The fans have spoken, and NASCAR is working aggressively to eliminate – or at least dramatically reduce – the two-car “tandem drafting” that has characterized recent Sprint Cup Series races on the sanctioning body’s largest tracks.
|NASCAR's John Darby|
NASCAR surveyed fans last season to gauge sentiment on the two-car drafting at Daytona and Talladega, receiving negative responses from approximately 85% of those surveyed. About 40 percent of those who said they disliked tandem racing "hated' it, according to NASCAR Vice President of Competition Robin Pemberton."Once the novelty wore off, it never gained momentum at all," he said.
In an attempt to reduce the amount of two-by-two drafting in this month’s Daytona 500, NASCAR has made a number of changes to its Sprint Cup Series rulebook. A 29/32 inch restrictor plate will be required at the start of Speedweeks (1/64 inch larger than in last year’s Daytona 500), and NASCAR has relocated radiator grille openings upward after learning that the higher the opening, the less cool air flows through it. In addition, the rear bumpers have been extended two inches further downward this season, another move designed to allow less air to flow through the radiator of the trailing car. A smaller, two-gallon maximum cooling system has been mandated, overflow tanks have been downsized to a maximum of ½ gallon, radiator inlets have been moved closer to the center of the front bumper and cooling system pressurization has been reduced. NASCAR will also mandate softer springs and a smaller rear spoiler this season, and has outlawed in-car communication between multiple drivers.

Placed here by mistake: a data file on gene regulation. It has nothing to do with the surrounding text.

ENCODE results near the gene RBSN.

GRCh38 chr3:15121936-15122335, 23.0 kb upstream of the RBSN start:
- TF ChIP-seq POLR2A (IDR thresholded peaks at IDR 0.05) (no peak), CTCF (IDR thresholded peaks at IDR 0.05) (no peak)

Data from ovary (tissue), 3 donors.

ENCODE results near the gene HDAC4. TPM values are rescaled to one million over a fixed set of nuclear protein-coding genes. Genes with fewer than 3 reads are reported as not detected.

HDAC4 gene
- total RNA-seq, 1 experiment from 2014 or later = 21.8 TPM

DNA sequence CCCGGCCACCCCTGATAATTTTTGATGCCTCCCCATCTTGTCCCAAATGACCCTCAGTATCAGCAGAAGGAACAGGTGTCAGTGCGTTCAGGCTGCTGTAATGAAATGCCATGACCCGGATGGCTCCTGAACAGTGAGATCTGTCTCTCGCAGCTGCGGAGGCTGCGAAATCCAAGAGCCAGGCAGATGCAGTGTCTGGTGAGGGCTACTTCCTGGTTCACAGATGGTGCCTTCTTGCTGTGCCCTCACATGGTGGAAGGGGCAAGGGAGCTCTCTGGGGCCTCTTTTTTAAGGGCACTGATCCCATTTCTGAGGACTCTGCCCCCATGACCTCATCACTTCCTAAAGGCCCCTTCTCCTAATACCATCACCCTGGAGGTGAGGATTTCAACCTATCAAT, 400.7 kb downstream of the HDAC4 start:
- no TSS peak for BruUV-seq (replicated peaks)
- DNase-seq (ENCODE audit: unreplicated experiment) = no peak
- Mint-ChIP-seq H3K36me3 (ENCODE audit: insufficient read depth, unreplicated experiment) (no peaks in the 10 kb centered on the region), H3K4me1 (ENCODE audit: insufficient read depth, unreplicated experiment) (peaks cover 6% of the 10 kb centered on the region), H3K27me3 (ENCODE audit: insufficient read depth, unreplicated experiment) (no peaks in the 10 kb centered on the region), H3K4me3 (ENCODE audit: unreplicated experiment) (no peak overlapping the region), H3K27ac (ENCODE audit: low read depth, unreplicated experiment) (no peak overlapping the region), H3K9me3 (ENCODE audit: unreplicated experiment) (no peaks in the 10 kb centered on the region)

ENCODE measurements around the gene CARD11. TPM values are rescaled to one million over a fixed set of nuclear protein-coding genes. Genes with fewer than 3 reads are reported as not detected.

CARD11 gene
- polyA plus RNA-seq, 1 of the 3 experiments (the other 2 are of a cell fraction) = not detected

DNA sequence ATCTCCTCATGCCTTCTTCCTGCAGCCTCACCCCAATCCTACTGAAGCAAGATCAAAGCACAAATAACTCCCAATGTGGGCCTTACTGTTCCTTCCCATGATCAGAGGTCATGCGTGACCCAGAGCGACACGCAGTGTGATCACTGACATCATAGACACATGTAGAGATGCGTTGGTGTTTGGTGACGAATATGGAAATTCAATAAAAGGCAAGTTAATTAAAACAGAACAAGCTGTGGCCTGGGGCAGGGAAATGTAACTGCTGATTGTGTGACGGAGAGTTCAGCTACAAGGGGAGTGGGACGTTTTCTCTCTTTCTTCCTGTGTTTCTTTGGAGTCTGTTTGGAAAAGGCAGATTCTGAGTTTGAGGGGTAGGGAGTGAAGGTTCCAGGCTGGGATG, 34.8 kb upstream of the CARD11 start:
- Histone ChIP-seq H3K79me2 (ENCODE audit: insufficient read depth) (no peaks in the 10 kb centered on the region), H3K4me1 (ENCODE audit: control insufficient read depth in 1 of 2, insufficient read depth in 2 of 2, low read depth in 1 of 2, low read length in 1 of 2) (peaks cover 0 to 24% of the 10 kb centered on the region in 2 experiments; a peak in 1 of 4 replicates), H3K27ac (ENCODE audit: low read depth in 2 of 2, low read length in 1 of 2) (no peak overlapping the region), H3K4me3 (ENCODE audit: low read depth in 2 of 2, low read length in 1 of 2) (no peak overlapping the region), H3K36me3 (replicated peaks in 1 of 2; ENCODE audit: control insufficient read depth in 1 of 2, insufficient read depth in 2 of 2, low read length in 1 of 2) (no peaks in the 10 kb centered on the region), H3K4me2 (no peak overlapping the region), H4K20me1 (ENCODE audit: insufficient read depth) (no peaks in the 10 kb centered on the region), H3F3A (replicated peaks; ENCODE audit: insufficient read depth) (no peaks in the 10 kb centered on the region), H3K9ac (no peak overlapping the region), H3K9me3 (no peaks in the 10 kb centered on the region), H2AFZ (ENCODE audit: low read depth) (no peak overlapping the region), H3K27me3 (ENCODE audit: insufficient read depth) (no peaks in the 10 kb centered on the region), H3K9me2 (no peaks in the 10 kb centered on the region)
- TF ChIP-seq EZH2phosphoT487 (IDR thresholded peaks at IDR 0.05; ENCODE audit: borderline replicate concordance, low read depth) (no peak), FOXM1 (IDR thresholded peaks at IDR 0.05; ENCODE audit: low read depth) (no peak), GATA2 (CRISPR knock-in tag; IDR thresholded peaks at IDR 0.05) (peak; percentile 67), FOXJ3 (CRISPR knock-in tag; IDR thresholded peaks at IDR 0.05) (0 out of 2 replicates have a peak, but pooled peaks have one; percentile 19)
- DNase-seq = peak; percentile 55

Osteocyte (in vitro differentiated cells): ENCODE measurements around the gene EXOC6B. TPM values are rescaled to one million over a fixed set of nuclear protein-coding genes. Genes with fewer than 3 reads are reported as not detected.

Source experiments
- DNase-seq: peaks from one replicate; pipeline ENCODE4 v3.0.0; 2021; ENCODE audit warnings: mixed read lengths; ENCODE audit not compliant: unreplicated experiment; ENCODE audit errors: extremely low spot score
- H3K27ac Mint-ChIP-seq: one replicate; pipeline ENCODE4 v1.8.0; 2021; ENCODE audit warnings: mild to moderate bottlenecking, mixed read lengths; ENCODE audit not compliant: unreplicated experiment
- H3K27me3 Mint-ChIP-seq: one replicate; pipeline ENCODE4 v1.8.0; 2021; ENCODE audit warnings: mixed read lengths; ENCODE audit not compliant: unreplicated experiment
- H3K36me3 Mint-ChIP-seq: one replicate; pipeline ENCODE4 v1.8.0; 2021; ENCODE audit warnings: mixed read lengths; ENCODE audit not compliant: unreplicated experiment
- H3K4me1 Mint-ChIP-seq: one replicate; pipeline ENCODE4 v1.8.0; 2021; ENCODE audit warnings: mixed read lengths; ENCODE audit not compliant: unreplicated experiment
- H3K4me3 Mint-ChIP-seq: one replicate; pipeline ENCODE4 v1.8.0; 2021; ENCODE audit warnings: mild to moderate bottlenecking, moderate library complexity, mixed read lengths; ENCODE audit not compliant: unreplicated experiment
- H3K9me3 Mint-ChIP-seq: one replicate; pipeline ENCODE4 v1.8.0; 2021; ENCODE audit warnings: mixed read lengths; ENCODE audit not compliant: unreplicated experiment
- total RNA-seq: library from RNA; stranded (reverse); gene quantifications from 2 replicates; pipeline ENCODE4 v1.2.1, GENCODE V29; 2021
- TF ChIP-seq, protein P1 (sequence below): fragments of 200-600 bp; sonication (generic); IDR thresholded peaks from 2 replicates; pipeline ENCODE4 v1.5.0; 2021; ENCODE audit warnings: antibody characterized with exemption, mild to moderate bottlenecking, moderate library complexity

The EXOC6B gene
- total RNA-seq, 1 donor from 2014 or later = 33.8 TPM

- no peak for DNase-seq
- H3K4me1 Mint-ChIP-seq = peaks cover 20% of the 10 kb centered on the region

Even with all those adjustments, Sprint Cup Series Director John Darby admitted there may be no way for NASCAR to completely eliminate two-car drafting. “Historically, once racers learn a way to go faster, it’s almost impossible to back,” said Darby. “There are a lot of smart people in that garage, and you can’t force them to unlearn what they know. With five laps to go in the Daytona 500, the drivers know they can pair-up and go 3-4 mph faster, so that’s almost certainly what they’re going to do. If two guys lose the draft early and fall half a lap behind, they’re going to hook up and try to catch the pack.
“We can write as many rules as we want,” he said, “but we’ll never completely eliminate it.”
Asked if the sanctioning body might attempt to resurrect the “no passing zones” instituted to prevent bump-drafting in past seasons, NASCAR’s Pemberton said with tongue firmly in cheek, “Oh yeah, those worked really well last time!”